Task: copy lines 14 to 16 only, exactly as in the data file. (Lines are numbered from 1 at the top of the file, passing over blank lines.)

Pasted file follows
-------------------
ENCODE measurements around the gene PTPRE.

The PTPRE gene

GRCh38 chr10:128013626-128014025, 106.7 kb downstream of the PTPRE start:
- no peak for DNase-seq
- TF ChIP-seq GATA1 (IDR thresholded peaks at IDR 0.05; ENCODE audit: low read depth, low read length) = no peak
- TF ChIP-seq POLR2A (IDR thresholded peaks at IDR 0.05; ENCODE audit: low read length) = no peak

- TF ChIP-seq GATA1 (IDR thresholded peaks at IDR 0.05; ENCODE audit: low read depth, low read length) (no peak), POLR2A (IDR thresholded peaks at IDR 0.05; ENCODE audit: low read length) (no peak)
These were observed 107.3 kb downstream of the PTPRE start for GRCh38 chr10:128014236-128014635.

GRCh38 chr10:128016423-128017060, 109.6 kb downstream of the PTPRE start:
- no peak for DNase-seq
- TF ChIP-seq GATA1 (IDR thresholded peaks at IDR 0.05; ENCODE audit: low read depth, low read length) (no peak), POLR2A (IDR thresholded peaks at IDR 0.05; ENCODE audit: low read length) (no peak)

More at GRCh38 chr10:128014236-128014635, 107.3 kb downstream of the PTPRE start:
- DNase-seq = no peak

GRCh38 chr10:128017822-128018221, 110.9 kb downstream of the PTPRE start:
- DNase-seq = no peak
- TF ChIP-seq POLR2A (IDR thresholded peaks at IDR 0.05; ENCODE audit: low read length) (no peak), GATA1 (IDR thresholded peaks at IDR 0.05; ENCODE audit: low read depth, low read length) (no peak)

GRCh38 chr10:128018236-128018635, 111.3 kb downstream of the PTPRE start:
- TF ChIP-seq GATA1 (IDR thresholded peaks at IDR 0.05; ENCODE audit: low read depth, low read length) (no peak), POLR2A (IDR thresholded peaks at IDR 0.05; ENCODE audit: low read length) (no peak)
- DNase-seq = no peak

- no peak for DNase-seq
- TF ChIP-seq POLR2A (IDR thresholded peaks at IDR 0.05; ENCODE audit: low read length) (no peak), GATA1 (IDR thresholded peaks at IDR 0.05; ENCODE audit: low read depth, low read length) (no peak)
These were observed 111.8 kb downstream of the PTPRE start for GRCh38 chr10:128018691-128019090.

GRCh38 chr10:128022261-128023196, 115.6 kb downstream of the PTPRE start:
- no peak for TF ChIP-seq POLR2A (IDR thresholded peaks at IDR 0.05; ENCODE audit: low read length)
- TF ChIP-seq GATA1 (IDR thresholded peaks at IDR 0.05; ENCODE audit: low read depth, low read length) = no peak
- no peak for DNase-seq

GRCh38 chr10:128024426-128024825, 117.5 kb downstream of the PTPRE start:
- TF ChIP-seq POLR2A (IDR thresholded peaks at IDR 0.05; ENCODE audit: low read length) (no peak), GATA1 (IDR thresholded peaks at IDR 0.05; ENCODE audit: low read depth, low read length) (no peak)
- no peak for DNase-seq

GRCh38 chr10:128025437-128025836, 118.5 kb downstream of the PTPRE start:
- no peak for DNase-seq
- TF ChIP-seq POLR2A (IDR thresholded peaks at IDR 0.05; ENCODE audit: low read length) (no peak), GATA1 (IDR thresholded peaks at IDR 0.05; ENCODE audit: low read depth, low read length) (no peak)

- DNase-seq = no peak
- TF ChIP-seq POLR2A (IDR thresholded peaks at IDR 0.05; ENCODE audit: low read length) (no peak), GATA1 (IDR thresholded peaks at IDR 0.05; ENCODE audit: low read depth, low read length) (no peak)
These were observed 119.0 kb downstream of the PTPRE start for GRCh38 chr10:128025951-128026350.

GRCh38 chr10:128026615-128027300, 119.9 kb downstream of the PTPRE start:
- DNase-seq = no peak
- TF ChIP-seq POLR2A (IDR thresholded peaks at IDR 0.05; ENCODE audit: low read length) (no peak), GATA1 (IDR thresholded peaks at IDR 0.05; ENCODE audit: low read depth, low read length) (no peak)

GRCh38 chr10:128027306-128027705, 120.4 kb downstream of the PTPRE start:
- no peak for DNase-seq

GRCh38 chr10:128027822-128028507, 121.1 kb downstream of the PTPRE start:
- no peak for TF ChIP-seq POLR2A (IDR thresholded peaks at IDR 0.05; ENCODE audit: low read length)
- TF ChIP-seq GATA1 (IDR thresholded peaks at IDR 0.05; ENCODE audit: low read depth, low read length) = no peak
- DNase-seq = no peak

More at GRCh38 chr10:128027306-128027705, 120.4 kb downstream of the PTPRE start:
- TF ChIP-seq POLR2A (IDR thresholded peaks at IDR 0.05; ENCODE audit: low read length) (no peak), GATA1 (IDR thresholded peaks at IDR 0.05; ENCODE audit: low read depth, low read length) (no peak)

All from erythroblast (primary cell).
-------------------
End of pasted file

GRCh38 chr10:128017822-128018221, 110.9 kb downstream of the PTPRE start:
- DNase-seq = no peak
- TF ChIP-seq POLR2A (IDR thresholded peaks at IDR 0.05; ENCODE audit: low read length) (no peak), GATA1 (IDR thresholded peaks at IDR 0.05; ENCODE audit: low read depth, low read length) (no peak)